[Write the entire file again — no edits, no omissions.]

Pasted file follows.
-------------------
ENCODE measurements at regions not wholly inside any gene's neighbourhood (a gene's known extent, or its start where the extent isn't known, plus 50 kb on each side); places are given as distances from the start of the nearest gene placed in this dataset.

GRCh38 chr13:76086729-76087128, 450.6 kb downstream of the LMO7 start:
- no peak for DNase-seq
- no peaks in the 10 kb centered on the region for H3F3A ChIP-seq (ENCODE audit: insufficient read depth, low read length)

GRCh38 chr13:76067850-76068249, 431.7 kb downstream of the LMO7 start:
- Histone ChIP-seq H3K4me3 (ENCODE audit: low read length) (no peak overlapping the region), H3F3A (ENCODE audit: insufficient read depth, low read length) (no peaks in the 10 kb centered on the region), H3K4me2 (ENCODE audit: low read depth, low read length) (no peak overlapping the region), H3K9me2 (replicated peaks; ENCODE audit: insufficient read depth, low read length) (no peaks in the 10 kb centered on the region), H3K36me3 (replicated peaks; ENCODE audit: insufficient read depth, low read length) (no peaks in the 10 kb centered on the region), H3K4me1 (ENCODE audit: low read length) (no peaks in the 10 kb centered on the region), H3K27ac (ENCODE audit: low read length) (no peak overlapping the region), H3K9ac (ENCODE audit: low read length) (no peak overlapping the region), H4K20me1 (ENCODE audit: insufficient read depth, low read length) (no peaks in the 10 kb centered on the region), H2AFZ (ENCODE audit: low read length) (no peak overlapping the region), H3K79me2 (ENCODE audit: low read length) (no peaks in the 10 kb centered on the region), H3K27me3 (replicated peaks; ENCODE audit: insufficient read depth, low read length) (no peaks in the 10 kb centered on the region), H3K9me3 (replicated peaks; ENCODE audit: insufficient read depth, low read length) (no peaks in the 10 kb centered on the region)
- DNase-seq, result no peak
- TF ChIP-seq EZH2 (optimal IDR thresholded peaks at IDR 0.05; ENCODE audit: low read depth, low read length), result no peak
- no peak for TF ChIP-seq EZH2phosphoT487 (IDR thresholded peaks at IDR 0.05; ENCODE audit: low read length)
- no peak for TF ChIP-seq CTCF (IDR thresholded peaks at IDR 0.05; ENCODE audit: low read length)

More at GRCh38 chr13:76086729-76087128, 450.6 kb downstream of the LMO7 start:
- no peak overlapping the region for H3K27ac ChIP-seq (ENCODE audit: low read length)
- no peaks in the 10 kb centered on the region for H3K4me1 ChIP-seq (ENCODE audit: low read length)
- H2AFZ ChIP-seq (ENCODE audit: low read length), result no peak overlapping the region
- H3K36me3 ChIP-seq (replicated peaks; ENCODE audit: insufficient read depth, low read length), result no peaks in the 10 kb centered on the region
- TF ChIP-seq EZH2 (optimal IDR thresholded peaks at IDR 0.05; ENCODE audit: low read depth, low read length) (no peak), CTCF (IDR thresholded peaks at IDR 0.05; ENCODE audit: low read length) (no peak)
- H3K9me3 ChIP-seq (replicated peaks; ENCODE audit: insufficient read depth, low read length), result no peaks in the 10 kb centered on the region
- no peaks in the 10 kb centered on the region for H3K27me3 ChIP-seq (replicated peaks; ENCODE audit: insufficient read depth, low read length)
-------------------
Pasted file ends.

ENCODE measurements at regions not wholly inside any gene's neighbourhood (a gene's known extent, or its start where the extent isn't known, plus 50 kb on each side); places are given as distances from the start of the nearest gene placed in this dataset.

GRCh38 chr13:76086729-76087128, 450.6 kb downstream of the LMO7 start:
- no peak for DNase-seq
- no peaks in the 10 kb centered on the region for H3F3A ChIP-seq (ENCODE audit: insufficient read depth, low read length)

GRCh38 chr13:76067850-76068249, 431.7 kb downstream of the LMO7 start:
- Histone ChIP-seq H3K4me3 (ENCODE audit: low read length) (no peak overlapping the region), H3F3A (ENCODE audit: insufficient read depth, low read length) (no peaks in the 10 kb centered on the region), H3K4me2 (ENCODE audit: low read depth, low read length) (no peak overlapping the region), H3K9me2 (replicated peaks; ENCODE audit: insufficient read depth, low read length) (no peaks in the 10 kb centered on the region), H3K36me3 (replicated peaks; ENCODE audit: insufficient read depth, low read length) (no peaks in the 10 kb centered on the region), H3K4me1 (ENCODE audit: low read length) (no peaks in the 10 kb centered on the region), H3K27ac (ENCODE audit: low read length) (no peak overlapping the region), H3K9ac (ENCODE audit: low read length) (no peak overlapping the region), H4K20me1 (ENCODE audit: insufficient read depth, low read length) (no peaks in the 10 kb centered on the region), H2AFZ (ENCODE audit: low read length) (no peak overlapping the region), H3K79me2 (ENCODE audit: low read length) (no peaks in the 10 kb centered on the region), H3K27me3 (replicated peaks; ENCODE audit: insufficient read depth, low read length) (no peaks in the 10 kb centered on the region), H3K9me3 (replicated peaks; ENCODE audit: insufficient read depth, low read length) (no peaks in the 10 kb centered on the region)
- DNase-seq, result no peak
- TF ChIP-seq EZH2 (optimal IDR thresholded peaks at IDR 0.05; ENCODE audit: low read depth, low read length), result no peak
- no peak for TF ChIP-seq EZH2phosphoT487 (IDR thresholded peaks at IDR 0.05; ENCODE audit: low read length)
- no peak for TF ChIP-seq CTCF (IDR thresholded peaks at IDR 0.05; ENCODE audit: low read length)

More at GRCh38 chr13:76086729-76087128, 450.6 kb downstream of the LMO7 start:
- no peak overlapping the region for H3K27ac ChIP-seq (ENCODE audit: low read length)
- no peaks in the 10 kb centered on the region for H3K4me1 ChIP-seq (ENCODE audit: low read length)
- H2AFZ ChIP-seq (ENCODE audit: low read length), result no peak overlapping the region
- H3K36me3 ChIP-seq (replicated peaks; ENCODE audit: insufficient read depth, low read length), result no peaks in the 10 kb centered on the region
- TF ChIP-seq EZH2 (optimal IDR thresholded peaks at IDR 0.05; ENCODE audit: low read depth, low read length) (no peak), CTCF (IDR thresholded peaks at IDR 0.05; ENCODE audit: low read length) (no peak)
- H3K9me3 ChIP-seq (replicated peaks; ENCODE audit: insufficient read depth, low read length), result no peaks in the 10 kb centered on the region
- no peaks in the 10 kb centered on the region for H3K27me3 ChIP-seq (replicated peaks; ENCODE audit: insufficient read depth, low read length)